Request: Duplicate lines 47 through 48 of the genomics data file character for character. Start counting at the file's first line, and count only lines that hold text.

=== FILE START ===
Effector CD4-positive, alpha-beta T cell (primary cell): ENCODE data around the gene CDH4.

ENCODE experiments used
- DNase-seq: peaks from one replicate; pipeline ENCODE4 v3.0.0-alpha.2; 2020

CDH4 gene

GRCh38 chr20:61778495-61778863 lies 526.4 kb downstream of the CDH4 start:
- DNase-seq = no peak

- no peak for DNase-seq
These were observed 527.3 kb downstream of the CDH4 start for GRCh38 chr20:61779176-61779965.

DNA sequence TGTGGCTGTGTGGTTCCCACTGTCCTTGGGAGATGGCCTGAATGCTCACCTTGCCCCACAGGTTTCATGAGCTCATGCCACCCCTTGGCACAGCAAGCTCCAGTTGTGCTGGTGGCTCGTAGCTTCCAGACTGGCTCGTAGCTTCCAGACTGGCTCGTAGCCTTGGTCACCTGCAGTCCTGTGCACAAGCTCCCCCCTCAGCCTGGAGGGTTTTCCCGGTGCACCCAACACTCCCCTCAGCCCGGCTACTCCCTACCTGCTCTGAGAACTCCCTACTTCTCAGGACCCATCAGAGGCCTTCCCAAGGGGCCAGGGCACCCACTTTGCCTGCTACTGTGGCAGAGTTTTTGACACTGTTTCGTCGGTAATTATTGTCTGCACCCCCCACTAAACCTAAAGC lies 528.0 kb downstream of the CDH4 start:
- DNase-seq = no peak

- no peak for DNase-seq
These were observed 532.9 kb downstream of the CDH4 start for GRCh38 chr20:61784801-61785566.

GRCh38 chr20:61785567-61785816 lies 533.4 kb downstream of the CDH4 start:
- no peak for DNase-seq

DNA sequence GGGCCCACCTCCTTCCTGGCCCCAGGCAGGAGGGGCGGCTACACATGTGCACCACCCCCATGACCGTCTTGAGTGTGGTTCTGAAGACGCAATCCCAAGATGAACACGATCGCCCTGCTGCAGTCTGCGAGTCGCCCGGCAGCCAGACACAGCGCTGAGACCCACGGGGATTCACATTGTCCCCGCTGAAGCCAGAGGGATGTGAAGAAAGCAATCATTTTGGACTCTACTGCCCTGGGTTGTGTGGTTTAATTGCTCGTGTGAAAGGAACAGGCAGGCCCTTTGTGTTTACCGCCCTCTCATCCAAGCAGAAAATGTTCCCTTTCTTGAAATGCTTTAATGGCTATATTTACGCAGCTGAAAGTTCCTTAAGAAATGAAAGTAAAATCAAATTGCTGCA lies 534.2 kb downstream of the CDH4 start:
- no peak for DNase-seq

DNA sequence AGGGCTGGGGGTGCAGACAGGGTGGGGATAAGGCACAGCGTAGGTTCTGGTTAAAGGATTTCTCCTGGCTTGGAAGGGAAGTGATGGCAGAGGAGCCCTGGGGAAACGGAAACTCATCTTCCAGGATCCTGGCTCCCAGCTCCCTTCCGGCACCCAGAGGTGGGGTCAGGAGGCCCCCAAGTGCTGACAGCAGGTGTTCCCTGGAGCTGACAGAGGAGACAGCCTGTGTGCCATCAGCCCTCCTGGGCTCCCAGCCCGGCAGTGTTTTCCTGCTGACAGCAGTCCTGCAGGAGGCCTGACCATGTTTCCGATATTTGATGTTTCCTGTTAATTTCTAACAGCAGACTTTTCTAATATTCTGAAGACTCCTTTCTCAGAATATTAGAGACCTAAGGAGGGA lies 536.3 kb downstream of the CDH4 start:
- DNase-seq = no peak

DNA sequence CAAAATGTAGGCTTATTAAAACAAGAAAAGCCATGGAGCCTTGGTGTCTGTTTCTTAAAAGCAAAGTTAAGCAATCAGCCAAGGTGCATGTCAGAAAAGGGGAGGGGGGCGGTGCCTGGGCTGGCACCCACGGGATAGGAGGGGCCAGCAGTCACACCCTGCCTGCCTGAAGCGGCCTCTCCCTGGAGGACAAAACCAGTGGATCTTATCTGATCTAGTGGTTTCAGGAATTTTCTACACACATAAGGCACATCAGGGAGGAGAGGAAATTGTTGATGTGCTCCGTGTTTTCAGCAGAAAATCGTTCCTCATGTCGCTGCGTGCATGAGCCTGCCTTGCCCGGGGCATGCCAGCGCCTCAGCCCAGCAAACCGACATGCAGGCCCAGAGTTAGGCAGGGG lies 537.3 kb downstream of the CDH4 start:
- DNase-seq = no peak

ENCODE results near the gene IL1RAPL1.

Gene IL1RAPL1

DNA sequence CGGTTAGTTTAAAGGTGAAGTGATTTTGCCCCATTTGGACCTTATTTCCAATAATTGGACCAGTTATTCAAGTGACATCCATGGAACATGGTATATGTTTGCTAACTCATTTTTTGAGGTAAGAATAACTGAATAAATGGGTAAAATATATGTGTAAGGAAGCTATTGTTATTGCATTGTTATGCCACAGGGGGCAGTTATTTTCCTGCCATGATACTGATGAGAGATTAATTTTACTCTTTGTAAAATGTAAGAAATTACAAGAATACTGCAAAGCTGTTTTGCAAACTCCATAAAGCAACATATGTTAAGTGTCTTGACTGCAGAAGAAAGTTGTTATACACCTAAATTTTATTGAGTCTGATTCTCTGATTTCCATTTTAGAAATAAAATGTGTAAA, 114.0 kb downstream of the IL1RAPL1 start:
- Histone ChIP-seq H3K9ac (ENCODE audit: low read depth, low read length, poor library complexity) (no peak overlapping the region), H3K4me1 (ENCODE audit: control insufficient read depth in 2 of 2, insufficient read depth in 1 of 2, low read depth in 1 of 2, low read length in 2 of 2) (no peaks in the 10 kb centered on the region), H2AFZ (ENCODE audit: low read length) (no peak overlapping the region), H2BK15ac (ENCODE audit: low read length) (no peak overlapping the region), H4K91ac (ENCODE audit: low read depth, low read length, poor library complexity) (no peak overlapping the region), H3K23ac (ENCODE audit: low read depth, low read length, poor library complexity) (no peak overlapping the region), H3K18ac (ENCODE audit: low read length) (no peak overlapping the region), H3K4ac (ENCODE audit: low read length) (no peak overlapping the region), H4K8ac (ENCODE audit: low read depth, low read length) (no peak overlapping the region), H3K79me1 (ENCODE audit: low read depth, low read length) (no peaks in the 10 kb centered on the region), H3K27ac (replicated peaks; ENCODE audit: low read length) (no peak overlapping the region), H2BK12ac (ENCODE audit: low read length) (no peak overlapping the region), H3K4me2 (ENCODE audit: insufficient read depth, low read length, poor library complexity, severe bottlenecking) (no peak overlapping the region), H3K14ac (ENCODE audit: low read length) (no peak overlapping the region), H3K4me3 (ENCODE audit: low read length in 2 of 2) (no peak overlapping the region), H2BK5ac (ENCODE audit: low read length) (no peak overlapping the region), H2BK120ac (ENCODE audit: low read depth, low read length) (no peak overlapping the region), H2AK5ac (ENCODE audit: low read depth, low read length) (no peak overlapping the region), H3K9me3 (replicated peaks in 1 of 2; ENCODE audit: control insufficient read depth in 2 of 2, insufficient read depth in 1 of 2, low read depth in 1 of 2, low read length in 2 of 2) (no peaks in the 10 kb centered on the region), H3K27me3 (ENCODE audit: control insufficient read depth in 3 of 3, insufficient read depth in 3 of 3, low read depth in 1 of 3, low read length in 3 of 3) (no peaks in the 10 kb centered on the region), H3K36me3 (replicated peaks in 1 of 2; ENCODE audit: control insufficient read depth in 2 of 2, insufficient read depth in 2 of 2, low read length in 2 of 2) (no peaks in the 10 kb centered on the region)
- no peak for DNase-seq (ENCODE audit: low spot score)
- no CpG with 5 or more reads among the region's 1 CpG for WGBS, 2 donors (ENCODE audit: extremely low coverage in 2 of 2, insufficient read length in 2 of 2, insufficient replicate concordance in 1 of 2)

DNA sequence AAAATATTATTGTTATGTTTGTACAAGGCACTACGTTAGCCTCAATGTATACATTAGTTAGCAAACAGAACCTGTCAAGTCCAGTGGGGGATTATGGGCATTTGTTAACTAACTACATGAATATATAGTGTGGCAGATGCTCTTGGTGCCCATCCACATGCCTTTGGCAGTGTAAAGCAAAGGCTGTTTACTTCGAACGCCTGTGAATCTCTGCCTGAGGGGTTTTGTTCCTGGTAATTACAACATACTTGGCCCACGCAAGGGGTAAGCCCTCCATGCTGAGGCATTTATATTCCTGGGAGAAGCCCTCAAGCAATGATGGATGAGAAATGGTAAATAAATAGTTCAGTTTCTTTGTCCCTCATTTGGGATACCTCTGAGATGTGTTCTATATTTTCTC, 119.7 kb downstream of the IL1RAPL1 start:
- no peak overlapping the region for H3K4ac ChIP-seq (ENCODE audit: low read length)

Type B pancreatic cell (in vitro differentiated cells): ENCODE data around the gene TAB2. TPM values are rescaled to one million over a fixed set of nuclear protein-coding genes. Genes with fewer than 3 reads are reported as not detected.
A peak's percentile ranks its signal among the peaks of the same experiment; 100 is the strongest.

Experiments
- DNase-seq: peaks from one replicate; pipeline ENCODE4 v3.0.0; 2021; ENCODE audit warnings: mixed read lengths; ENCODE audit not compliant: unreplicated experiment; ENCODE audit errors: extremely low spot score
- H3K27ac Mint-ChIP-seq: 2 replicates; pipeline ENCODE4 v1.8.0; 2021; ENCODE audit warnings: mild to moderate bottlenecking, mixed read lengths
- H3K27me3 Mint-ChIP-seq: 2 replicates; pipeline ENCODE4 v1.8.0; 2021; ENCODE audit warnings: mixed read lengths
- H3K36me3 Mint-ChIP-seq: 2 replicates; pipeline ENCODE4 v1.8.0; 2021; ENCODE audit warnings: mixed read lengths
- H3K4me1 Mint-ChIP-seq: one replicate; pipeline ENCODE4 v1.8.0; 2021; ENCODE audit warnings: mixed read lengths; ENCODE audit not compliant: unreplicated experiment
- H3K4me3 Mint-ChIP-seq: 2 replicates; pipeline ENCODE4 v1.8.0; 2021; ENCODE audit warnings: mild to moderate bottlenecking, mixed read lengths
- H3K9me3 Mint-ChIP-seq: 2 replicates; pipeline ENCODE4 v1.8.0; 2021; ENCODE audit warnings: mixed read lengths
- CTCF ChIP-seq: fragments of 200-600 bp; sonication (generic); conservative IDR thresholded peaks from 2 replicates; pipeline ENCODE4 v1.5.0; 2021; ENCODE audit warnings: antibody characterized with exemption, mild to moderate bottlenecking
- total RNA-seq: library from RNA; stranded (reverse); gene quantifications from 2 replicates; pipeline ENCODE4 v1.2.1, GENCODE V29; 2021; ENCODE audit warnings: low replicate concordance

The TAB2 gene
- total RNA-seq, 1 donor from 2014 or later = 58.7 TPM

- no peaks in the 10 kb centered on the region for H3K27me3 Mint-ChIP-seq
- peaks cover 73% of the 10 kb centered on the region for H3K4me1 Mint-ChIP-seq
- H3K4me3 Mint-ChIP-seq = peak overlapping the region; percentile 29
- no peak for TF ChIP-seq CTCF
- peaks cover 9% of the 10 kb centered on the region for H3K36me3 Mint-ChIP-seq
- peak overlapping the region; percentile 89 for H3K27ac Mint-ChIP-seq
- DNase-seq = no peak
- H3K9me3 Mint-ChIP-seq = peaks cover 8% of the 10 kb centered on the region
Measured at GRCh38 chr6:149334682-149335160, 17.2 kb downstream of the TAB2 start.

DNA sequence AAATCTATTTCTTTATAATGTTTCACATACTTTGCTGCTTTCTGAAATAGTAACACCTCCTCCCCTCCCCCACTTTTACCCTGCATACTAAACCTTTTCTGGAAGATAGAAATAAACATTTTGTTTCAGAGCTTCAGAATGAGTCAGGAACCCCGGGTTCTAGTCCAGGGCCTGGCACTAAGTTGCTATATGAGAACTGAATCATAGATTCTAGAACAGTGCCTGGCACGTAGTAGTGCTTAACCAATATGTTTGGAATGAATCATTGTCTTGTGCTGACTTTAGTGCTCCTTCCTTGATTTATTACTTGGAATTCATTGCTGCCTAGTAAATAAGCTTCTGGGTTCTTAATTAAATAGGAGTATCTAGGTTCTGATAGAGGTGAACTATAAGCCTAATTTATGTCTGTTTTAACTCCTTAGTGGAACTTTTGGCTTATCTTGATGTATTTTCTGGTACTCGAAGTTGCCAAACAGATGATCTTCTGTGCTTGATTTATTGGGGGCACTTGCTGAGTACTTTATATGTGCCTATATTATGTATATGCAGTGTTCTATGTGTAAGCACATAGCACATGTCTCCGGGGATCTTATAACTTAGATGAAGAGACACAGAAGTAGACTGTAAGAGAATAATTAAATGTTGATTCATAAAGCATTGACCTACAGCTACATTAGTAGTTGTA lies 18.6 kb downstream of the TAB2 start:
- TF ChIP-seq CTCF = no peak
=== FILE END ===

- peaks cover 9% of the 10 kb centered on the region for H3K36me3 Mint-ChIP-seq
- peak overlapping the region; percentile 89 for H3K27ac Mint-ChIP-seq